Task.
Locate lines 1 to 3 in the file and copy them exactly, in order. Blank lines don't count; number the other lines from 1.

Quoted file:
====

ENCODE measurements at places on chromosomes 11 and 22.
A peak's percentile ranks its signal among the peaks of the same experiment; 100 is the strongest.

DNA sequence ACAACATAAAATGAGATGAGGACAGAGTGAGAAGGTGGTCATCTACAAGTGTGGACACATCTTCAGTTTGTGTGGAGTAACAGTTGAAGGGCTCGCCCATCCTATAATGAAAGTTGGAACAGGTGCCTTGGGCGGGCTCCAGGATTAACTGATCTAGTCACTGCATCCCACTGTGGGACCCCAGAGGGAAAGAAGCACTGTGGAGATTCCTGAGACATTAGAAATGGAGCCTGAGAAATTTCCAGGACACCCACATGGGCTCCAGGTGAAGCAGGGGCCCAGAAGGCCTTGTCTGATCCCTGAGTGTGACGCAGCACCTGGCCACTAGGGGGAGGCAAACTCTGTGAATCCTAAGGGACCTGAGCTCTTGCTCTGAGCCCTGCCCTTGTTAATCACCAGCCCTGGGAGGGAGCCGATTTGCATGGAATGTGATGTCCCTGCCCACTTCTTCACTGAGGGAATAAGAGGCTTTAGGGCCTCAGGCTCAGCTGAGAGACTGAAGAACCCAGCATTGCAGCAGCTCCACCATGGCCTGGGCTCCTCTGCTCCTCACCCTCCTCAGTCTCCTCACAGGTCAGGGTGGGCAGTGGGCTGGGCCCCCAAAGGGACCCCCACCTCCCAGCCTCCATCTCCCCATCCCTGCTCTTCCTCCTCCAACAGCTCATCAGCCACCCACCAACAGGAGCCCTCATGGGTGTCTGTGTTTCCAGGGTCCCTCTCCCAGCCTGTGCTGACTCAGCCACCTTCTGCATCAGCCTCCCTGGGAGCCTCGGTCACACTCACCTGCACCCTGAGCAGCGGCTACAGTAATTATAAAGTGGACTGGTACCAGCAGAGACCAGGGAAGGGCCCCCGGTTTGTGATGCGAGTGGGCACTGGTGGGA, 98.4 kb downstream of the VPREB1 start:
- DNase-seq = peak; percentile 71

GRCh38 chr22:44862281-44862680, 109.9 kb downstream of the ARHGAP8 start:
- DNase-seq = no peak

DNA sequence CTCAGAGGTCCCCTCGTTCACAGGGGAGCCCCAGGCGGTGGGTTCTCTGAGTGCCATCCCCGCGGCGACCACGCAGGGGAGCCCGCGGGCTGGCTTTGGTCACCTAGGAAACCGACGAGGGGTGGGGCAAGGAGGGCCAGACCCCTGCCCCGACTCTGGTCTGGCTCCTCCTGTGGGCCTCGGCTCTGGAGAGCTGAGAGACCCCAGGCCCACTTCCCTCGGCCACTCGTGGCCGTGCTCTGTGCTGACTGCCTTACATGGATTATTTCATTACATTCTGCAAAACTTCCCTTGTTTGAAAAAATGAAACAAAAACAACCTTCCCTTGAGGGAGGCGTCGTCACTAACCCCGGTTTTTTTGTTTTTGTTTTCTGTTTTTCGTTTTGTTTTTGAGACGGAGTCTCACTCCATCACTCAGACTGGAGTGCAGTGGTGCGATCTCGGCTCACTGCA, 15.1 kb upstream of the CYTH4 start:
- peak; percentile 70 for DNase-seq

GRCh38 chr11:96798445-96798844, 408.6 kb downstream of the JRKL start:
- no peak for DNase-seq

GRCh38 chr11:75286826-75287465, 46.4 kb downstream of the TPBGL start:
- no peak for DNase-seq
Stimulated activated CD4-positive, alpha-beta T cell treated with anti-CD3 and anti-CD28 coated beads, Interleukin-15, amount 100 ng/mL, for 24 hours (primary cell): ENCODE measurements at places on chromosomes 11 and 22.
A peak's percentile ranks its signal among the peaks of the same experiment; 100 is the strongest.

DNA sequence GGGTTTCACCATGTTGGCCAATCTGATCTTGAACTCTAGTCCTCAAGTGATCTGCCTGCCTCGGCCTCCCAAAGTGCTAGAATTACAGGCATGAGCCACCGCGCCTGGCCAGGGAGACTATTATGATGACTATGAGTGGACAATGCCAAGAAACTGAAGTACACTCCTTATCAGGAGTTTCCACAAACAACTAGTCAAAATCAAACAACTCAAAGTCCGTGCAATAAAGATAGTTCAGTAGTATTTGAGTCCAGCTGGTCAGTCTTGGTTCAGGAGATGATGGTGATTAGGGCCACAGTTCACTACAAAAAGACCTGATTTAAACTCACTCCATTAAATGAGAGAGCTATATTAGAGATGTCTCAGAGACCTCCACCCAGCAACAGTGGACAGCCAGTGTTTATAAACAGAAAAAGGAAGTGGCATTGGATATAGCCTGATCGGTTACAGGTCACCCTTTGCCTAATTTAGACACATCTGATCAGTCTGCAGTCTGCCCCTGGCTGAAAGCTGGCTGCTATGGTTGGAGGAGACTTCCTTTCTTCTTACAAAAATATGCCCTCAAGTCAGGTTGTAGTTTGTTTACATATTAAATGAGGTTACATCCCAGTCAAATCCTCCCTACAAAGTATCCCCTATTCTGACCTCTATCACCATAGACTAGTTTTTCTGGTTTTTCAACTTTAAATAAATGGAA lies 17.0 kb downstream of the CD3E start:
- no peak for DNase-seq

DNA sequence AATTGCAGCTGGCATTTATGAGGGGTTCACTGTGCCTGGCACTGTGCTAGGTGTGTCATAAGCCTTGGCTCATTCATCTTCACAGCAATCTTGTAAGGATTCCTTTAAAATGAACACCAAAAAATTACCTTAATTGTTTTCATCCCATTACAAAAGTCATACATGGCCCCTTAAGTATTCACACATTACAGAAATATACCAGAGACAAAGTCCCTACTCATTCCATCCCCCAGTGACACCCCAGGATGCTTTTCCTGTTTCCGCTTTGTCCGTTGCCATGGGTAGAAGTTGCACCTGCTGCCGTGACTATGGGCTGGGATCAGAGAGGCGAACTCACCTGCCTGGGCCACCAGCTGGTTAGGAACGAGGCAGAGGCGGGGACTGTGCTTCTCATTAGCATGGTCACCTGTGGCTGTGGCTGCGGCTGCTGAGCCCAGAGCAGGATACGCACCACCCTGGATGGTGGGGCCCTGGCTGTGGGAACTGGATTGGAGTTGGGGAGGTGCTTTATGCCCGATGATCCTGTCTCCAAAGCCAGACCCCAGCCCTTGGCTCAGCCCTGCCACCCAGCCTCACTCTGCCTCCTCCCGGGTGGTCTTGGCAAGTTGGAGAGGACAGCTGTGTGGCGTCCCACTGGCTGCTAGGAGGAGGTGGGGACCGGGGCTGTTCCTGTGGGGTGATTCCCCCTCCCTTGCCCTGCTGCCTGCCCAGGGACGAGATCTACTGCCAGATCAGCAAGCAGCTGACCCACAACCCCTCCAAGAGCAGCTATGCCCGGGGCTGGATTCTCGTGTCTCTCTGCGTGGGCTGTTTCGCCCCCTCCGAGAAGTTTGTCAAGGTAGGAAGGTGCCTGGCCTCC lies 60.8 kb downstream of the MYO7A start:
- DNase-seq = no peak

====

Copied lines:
ENCODE measurements at places on chromosomes 11 and 22.
A peak's percentile ranks its signal among the peaks of the same experiment; 100 is the strongest.

DNA sequence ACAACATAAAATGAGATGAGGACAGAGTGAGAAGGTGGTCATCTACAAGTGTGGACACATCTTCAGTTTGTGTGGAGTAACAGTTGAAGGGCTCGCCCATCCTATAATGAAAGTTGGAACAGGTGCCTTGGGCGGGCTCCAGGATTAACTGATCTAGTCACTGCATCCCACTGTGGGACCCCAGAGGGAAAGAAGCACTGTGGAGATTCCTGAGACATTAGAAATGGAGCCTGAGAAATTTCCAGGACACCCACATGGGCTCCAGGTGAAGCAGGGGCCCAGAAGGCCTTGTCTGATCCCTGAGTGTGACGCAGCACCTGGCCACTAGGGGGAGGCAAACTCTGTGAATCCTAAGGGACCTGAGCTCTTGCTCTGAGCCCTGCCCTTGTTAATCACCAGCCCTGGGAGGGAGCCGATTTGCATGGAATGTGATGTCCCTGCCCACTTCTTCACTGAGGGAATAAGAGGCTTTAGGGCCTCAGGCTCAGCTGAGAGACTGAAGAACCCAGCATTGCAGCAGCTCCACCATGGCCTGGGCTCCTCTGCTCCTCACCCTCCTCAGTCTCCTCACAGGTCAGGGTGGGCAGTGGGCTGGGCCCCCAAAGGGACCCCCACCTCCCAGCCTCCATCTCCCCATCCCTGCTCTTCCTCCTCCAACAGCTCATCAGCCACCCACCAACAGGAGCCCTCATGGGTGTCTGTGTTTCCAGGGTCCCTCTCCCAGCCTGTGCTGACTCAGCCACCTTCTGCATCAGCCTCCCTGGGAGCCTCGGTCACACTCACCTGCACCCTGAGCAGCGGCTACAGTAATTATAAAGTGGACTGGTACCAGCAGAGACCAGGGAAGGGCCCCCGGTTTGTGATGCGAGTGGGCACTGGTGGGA, 98.4 kb downstream of the VPREB1 start: